More than 100 Tamil migrants heading to Canada arrested

OTTAWA—Thai authorities have arrested more than 100 Tamil migrants who were probably on their way to Canada, says Immigration Minister Jason Kenney.

Thai media reported Friday that 114 Sri Lankans were detained for being illegal migrants. Reports said many of the detainees had improper identification or none at all, and some were suspected of being linked to the Tamil Tigers. It was unclear if they were travelling by boat.

Kenney said the arrests — along with proposed legislation to crack down on human smuggling — should deter other migrants hoping to sneak into Canada.

“We understand that they . . . detained over 100 illegal immigrants who apparently were planning on coming to Canada through a smuggling operation,” Kenney said.

“We think this sends a strong message to the smugglers and their would-be customers that they should think twice.”

Opposition critics said they were supportive of Canada helping to crack down on human smuggling, but urged the government to make sure the operations are not endangering the safety of asylum-seekers.

“Where we need to be careful is that that doesn’t bleed over . . . interfering with legitimate movement of refugees and migrants who are truly seeking to escape persecution,” NDP public safety critic Don Davies said.

Kenney wouldn’t say whether Canadian officials were involved in the arrests, but he made a point of highlighting increased co-operation between Canadian law enforcement and authorities in Southeast Asia, especially in Thailand.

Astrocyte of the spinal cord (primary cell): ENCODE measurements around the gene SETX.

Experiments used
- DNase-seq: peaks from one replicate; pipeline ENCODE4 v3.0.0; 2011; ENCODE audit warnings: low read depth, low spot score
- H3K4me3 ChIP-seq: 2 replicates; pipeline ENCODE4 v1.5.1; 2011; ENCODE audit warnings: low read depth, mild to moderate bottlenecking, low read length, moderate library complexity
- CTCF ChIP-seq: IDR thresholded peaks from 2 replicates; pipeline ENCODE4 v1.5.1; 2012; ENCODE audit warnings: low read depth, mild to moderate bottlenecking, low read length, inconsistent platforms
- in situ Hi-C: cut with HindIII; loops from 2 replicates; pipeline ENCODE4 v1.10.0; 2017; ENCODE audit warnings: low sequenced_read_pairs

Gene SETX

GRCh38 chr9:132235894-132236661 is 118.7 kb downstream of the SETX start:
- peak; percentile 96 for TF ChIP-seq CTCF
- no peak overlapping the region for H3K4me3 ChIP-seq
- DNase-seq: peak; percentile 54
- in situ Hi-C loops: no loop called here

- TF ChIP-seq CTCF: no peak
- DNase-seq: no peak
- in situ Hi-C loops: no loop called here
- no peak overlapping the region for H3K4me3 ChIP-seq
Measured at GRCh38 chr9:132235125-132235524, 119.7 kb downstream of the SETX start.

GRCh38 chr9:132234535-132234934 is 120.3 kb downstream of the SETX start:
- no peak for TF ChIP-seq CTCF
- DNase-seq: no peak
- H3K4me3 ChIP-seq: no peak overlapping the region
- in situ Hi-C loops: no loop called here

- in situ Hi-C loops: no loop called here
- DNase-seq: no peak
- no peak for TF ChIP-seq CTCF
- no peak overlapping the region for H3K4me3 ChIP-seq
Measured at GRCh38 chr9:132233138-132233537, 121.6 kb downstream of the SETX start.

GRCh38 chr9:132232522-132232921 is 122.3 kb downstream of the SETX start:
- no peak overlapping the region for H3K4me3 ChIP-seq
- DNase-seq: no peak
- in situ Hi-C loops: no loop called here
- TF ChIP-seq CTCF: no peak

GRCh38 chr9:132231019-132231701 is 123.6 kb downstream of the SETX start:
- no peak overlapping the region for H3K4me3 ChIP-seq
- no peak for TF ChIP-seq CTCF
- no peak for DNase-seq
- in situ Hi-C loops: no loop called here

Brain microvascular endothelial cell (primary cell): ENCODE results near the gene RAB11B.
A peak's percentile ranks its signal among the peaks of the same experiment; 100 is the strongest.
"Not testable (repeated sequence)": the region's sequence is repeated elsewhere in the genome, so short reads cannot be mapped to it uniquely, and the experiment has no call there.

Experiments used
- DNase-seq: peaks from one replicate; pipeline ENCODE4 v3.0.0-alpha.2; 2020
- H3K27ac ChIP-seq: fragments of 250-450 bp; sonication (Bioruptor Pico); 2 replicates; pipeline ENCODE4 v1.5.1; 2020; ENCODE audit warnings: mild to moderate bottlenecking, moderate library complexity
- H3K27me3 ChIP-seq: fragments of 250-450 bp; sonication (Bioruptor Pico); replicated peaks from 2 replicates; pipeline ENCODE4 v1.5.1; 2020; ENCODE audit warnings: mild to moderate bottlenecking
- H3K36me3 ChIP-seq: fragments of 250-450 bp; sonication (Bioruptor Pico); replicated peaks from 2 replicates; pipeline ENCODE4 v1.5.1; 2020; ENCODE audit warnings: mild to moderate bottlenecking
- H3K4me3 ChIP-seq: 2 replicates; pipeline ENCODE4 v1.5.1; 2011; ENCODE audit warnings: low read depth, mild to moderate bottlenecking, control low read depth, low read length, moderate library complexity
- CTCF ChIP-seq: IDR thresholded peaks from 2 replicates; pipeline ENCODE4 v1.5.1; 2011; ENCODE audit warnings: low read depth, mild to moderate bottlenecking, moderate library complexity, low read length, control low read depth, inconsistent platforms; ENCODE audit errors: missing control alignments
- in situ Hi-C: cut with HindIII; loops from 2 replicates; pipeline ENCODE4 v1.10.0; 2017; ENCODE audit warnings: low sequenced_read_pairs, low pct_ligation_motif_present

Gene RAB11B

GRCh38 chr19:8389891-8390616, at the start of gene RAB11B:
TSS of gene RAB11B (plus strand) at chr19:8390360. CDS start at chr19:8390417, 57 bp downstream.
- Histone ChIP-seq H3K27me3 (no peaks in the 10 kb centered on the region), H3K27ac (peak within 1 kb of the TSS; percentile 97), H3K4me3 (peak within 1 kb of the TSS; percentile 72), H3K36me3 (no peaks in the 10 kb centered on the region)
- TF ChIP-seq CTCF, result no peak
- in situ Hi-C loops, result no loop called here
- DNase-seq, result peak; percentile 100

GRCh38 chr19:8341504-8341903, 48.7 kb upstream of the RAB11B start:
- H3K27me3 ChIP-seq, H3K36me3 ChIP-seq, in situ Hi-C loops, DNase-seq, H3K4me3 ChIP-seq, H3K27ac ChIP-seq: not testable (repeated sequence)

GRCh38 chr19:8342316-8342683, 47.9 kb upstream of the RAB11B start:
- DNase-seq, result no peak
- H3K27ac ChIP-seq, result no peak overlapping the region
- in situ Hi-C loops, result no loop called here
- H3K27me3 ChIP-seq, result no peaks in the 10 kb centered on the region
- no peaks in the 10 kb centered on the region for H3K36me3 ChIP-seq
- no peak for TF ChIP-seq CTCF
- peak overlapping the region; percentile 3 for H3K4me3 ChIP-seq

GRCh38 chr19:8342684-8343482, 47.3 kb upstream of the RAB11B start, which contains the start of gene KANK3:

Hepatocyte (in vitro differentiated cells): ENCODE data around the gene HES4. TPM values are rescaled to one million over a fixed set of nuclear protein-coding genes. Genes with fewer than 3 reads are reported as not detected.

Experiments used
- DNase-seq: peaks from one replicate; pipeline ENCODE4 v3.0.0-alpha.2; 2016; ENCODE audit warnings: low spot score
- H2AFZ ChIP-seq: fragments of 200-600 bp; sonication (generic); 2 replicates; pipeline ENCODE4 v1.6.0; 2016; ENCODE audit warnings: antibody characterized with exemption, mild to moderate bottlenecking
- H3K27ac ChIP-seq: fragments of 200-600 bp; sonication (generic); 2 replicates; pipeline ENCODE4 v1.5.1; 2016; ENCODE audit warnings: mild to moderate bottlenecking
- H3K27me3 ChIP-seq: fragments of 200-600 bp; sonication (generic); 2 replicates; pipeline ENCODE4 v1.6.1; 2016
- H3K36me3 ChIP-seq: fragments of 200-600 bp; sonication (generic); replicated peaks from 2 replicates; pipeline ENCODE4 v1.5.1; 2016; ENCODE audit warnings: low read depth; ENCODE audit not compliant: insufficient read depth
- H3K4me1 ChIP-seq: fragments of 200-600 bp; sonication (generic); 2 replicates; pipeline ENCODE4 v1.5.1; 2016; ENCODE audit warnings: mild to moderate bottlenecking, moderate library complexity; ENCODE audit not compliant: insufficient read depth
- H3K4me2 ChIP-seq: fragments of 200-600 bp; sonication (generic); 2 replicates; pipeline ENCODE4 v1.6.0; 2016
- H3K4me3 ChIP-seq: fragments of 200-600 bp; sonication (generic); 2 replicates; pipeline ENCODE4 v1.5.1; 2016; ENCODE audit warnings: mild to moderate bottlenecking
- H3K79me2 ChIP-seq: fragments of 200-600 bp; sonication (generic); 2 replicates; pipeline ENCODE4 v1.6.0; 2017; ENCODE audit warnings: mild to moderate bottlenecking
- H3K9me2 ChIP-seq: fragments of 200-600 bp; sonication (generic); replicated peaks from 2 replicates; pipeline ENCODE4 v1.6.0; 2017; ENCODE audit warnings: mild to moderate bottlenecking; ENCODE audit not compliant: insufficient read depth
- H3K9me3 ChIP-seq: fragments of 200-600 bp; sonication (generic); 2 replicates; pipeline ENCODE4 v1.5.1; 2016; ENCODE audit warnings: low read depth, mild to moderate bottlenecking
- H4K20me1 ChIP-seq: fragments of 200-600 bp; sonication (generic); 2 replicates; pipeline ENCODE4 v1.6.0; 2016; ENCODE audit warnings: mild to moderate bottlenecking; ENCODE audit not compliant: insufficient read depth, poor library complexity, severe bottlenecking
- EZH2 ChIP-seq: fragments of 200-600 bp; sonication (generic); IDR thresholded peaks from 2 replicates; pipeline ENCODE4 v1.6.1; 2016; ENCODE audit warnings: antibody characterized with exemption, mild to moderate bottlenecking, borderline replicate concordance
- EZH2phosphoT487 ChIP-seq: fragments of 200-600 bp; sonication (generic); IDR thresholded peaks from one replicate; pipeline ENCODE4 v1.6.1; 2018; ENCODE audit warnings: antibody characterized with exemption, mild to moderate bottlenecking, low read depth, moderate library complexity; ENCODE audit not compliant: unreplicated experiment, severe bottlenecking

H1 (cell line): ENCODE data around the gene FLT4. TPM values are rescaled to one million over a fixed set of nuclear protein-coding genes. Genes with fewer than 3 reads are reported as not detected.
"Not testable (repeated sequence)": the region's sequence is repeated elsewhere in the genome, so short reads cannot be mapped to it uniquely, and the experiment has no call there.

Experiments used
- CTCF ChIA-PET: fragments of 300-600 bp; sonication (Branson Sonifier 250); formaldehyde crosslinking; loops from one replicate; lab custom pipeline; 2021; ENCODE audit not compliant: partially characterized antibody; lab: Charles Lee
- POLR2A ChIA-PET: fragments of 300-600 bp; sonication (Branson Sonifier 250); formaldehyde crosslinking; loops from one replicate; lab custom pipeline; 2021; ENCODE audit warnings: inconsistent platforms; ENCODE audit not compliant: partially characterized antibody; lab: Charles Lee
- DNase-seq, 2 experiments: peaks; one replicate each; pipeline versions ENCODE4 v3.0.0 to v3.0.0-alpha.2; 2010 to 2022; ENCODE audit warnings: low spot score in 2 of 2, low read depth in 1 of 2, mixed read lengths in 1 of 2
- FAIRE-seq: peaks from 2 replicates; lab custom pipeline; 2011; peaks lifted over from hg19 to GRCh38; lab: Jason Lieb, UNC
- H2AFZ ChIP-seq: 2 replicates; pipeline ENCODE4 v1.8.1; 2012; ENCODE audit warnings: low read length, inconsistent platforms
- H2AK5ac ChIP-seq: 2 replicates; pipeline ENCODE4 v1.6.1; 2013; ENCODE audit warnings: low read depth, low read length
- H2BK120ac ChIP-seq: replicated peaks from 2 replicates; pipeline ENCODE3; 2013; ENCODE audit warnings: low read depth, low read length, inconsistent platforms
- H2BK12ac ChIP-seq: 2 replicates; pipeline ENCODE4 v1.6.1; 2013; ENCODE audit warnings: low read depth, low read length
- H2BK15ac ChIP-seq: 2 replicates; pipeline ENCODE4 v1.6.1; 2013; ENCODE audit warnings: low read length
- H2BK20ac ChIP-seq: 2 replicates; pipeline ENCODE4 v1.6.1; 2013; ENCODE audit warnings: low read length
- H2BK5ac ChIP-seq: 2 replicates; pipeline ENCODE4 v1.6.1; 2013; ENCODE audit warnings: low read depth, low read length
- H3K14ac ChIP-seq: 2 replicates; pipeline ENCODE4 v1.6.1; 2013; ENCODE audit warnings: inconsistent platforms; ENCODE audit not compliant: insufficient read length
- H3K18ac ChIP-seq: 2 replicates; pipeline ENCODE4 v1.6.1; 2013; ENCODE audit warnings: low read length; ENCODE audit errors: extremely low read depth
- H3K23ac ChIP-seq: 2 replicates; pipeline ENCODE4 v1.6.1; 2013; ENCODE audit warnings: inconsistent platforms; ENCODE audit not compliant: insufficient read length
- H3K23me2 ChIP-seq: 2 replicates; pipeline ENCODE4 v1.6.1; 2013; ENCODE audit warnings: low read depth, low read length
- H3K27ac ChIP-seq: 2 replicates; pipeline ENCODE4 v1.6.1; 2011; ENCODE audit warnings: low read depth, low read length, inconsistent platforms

The co-operation is part of Ottawa’s efforts to prevent ships of smuggled migrants from coming to Canada by disrupting their operations before they set sail.

“We acknowledge that the best way to stop boats from arriving in Canada is to stop them from leaving the transit countries in the first place,” Kenney said.

“So local police action against illegal smuggling rings is essential. And for that reason we congratulate the Thai authorities for their alertness.”

There was no immediate detail about charges against the detained Sri Lankans. In the past, Thailand has moved to deport migrants without proper documentation.

Canada has seen two boatloads of Tamil migrants land on its shores in the last year. When a ship carrying almost 500 Sri Lankans landed in Vancouver in August, Kenney and his cabinet colleagues promised a crackdown, both through legislation and by increasing Canadian co-operation overseas.

Earlier this month, Thai officials arrested more than 150 Tamil migrants in an operation that Canada may also have played a role in. But that’s only the tip of the iceberg, Kenney warned.

“We’re aware . . . of more than one smuggling syndicate, very active, that are specifically targeting Canada, with the capacity to potentially bring several large steel-hulled vessels with hundreds of passengers each year,” he said.

“Hundreds of people, we believe, have paid upfront fees.”

The federal government is proposing new legislation that would impose stiffer jail terms on human smugglers, detain smuggled migrants for up to a year and put them on a type of probation for five years.

The aim is to scare off not just the human smugglers, but their customers as well. Ottawa wants to destroy the business model that makes human smuggling to Canada a profitable enterprise, Kenney explained.

But opposition parties have been reluctant to support the bill — and the government’s operations overseas — for fear of penalizing legitimate asylum-seekers.

“I hope that it’s a case of going after smugglers and that the hundred people arrested were indeed traffickers in human beings and smugglers, and not asylum seekers who are in a very vulnerable position,” Liberal immigration critic Justin Trudeau said.

The Bloc Québécois has said it will oppose the smuggling bill, while the Liberals and the NDP have reserved judgment, suggesting that they will propose amendments instead.

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